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dc.contributor.authorBernabeu, Pablo
dc.contributor.authorTillman, Richard
dc.description.abstractLinguistic relativity is the influence of language on other realms of cognition. For instance, the way movement is expressed in a person’s native language may influence how they perceive movement. Motion event encoding (MEE) is usually framed as a typological dichotomy. Path-in-verb languages tend to encode path information within the verb (e.g., ‘leave’), whereas manner-in-verb languages encode manner (e.g., ‘jump’). The results of MEEbased linguistic relativity experiments range from no effect to effects on verbal and nonverbal cognition. Seeking a more definitive conclusion, we propose linguistic and experimental enhancements. First, we examine stateof-the-art typology, suggesting how a recent MEE classification across twenty languages (Verkerk, 2014) may enable more powerful analyses. Second, we review procedural challenges such as the influence of verbal thought and second-guessing in experiments. To tackle these challenges, we propose distinguishing verbal and nonverbal subgroups, and having enough filler items. Finally we exemplify this in an experimental design.en_US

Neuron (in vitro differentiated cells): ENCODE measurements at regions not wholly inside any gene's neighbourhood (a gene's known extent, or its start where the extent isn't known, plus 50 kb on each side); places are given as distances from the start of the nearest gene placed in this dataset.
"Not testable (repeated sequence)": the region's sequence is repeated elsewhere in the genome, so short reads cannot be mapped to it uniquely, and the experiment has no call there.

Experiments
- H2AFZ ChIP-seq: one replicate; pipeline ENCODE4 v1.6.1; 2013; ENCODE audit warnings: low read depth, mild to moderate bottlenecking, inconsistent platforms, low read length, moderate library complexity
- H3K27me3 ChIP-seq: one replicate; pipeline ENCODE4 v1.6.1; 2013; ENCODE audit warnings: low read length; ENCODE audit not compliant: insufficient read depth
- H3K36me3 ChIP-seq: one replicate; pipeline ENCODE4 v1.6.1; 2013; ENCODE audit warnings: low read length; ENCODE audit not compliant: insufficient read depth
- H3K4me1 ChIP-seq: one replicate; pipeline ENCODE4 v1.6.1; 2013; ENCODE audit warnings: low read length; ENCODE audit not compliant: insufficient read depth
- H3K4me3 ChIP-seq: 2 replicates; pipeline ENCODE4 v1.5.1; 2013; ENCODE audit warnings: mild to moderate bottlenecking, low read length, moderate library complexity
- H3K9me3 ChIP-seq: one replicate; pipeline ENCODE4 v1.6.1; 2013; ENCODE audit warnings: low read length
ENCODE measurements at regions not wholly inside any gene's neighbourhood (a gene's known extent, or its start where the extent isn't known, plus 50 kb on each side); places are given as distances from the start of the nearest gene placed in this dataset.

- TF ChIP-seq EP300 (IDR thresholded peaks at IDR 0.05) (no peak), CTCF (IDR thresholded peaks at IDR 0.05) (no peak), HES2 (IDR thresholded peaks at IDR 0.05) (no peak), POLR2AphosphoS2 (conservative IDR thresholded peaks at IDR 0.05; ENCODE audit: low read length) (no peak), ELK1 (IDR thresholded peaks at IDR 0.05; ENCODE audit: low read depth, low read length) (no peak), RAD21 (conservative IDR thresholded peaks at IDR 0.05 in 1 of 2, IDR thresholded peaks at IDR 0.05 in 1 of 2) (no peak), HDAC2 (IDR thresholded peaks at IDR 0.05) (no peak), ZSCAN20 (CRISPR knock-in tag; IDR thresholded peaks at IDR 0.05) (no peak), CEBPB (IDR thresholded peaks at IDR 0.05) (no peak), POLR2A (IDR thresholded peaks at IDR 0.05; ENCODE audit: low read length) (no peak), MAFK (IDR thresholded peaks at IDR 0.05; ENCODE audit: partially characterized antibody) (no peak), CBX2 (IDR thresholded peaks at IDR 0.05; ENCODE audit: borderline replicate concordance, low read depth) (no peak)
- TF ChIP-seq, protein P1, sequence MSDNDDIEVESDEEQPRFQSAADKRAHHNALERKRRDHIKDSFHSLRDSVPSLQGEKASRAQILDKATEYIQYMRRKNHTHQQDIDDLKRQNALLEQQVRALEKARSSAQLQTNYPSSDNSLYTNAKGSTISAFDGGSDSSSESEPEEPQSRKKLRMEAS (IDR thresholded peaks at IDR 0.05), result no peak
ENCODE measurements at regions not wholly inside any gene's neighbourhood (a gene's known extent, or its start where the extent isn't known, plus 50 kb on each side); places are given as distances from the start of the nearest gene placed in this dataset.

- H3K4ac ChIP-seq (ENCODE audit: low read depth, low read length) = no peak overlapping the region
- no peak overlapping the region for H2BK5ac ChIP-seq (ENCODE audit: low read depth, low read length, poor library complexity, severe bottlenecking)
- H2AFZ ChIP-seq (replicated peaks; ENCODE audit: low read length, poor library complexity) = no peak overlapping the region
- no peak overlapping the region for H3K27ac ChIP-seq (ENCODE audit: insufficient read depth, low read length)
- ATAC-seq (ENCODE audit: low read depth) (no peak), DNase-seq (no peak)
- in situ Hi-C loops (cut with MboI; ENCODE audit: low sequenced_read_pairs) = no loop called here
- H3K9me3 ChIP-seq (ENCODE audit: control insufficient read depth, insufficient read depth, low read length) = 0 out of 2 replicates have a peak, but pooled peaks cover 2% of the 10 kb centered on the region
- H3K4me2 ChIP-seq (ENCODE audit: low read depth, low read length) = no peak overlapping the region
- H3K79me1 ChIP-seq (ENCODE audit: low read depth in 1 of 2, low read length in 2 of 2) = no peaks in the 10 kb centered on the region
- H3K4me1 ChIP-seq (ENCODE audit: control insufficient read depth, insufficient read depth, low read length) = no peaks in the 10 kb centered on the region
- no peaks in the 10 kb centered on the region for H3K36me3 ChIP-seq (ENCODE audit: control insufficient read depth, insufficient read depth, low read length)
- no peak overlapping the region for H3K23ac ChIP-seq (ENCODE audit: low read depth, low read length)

dc.identifier.citationBernabeu P, Tillman. More refined typology and design in linguistic relativity: The case of motion event encoding. Dutch Journal of Applied Linguistics. 2019en_US
dc.identifier.cristinIDFRIDAID 2097151
dc.publisherJohn Benjamins Publishingen_US
dc.relation.journalDutch Journal of Applied Linguistics
dc.rights.holderCopyright 2019 The Author(s)en_US
dc.rightsAttribution 4.0 International (CC BY 4.0)en_US
dc.titleMore refined typology and design in linguistic relativity: The case of motion event encodingen_US
dc.typeJournal articleen_US
dc.typePeer revieweden_US

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Attribution 4.0 International (CC BY 4.0)
Except where otherwise noted, this item's license is described as Attribution 4.0 International (CC BY 4.0)